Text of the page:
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Cedrus Libani

May 23rd, 2019

I’ve always admired Cedar of Lebanon trees. There’s just something about the size, the form, and the coloring of these trees. All of the ones I’ve seen in person are small, around 15-20 feet tall, I’ve only seen the mature specimens in photos and on film. When I visited Paris in early April, I spent one day walking around Jardin des Plantes. This garden wasn’t even on my list of places to visit, until I read ‘American Eden: David Hosack, Botany, and Medicine in the Garden of the Early Republic’ on the plane ride over to France. One day, while Mr Chiots was in a meeting, I took the subway up and spent a few hours walking around this lovely garden. That’s where I spotted this amazing Cedrus Libani.






Cedar of Lebanon is marginally hardy in our zone, technically it should be, but that isn’t always the case. Some cultivars are hardier than others, I’ve recently found a cultivar that’s supposed to be the hardiest of all. I’m going to be purchasing seeds for this variety to give them a go. While I’d never spend $150 on a tree that may or may not survive, I am more than happy to spend $10 on seeds to give them a go. Here’s a great article from Arnold Arboretum about hardier strains of Cedrus Libani.

Do you have any trees you’ve always admired and wanted to add to your garden?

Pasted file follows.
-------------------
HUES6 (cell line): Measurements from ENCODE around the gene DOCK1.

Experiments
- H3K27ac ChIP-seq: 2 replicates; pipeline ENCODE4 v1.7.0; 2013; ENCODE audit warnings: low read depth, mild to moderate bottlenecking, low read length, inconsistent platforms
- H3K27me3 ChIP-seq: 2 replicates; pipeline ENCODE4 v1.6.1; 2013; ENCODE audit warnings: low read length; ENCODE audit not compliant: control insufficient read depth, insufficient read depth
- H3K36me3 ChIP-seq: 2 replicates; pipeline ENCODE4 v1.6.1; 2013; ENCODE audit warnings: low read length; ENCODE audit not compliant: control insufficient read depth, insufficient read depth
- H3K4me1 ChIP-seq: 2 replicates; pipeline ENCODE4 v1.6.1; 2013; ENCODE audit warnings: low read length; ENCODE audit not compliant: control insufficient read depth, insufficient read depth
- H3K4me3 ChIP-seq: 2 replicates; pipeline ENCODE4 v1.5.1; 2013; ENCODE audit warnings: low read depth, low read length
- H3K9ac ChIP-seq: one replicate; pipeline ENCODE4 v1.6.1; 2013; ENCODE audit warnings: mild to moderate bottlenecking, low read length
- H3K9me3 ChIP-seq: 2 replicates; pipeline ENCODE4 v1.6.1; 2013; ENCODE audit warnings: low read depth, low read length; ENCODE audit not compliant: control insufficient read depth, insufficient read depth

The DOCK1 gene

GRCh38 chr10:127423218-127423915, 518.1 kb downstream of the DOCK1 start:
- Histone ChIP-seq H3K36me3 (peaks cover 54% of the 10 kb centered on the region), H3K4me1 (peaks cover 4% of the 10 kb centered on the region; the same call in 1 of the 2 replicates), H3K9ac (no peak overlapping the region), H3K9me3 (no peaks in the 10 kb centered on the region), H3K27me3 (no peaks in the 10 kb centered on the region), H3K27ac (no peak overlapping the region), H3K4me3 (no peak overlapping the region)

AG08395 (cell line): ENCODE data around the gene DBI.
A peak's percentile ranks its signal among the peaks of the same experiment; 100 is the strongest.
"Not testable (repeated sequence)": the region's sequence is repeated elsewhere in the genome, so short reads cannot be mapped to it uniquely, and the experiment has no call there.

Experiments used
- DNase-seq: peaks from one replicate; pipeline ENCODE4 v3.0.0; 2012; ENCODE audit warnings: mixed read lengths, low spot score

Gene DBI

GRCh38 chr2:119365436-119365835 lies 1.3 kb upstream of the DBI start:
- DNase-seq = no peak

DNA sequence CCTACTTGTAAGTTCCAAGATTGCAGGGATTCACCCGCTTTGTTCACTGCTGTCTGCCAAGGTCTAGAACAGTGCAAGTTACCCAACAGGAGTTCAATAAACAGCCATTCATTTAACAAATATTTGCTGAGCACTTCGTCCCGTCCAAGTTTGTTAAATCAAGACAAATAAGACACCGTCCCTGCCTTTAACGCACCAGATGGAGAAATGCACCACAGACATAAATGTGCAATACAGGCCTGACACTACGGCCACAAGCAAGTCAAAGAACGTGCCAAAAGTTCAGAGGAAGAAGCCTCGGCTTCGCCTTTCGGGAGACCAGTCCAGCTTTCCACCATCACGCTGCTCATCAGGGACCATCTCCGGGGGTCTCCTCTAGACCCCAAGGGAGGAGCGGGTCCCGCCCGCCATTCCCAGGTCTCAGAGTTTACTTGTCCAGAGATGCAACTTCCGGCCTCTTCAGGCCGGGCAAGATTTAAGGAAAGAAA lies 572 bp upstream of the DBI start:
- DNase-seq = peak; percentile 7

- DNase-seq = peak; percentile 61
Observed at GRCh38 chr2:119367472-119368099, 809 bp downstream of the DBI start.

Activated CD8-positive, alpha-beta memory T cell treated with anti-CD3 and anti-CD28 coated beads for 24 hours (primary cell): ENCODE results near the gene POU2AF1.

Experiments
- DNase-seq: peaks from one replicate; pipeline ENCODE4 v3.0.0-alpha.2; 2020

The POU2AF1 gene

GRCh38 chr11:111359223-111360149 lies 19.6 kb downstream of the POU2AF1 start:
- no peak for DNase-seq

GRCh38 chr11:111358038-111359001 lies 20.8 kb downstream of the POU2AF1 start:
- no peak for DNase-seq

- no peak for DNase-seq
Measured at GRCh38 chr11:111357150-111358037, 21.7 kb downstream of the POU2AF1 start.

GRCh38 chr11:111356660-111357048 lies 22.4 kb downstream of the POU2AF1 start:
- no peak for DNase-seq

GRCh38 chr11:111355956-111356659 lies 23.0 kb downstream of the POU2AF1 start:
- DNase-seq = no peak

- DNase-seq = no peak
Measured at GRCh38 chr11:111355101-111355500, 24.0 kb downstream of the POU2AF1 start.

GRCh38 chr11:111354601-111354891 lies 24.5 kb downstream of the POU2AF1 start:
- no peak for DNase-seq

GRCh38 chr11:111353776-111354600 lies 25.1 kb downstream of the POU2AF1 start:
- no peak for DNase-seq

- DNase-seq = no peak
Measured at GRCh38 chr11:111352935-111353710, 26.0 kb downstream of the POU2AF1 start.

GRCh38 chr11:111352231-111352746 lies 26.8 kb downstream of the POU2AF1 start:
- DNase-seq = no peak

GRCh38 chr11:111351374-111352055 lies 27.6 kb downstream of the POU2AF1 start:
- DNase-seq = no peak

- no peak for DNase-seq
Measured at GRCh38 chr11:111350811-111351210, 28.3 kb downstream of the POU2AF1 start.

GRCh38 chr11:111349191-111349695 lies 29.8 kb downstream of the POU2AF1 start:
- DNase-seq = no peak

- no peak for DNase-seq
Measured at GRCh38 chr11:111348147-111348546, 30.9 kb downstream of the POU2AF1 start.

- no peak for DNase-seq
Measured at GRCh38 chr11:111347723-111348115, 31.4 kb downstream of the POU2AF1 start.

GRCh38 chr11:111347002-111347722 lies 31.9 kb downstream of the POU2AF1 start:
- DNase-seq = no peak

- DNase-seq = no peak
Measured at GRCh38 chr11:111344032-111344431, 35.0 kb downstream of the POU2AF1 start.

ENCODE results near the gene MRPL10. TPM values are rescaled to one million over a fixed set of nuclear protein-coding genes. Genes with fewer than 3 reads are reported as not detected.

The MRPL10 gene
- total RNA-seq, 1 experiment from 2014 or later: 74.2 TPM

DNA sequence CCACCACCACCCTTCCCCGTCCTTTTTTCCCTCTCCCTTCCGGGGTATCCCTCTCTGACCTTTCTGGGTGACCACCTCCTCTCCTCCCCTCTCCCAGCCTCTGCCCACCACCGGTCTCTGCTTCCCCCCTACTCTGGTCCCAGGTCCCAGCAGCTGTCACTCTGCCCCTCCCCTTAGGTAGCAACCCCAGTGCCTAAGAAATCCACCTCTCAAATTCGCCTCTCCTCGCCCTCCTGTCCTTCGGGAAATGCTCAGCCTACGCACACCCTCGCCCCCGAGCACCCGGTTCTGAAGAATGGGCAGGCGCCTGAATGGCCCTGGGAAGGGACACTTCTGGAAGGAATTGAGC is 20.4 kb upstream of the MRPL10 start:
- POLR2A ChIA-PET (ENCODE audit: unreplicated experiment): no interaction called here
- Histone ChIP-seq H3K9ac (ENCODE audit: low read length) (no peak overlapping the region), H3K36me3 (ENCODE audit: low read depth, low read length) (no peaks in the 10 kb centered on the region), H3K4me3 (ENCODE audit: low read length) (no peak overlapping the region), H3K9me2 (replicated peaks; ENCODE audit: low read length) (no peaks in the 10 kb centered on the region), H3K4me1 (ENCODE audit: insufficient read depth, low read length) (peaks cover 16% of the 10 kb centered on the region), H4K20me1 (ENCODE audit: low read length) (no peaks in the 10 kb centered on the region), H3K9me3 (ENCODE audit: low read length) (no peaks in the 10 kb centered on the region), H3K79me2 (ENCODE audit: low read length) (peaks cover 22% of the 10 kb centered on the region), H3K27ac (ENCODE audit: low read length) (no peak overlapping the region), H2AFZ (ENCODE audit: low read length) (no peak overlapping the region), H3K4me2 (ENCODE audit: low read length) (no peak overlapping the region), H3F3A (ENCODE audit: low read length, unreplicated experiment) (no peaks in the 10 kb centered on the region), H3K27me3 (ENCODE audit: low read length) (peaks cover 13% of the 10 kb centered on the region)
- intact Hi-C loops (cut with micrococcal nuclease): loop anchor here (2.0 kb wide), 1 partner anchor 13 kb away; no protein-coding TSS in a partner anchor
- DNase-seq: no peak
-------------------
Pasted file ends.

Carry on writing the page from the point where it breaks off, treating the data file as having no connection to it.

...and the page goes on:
Friday Favorite: Renee’s Garden Seeds

February 22nd, 2019

If you’ve been reading here for a while you know how much I like Renee’s Garden Seeds. Not only does Renee do lots of wonderful things to encourage gardening (like donating seeds to school gardens), her seeds are specifically chosen for the small home gardener.

One of my favorite things about Renee’s is that you can get individual packets of seeds that contain several different varieties of vegetables. This is such a money saver for the home gardener, not to mention it limits the amount of seed you have to store from year to year. You can find a wide variety of options with multiple varieties in each packet. I’ve grown her multi-packs of: beans, zucchini, beets, broccoli, lettuce, radishes, scallions, and carrots.


I’m in the process of figuring out just which items I’m going to be ordering from Renee’s, I’m thinking radishes and beets for sure. The ‘Catalina’ spinach is also a favorite of mine.

Do you like to grow multiple varieties of each type of vegetable?

Patience, Patience…

February 18th, 2019

This time of year it can be difficult to keep excitement in check for the coming gardening season. The seed orders start arriving, the days are longer, the sun shines brighter and warmer, and things are starting to look like spring. It’s easy to get overexcited and start seeds way too early, I’m guilty of this as much as any gardener! It’s really best to wait and transplant things at the correct time. When held too long, plants get bigger and have more transplant shock, thus it actually sets them back and there’s nothing to be gained by starting them early.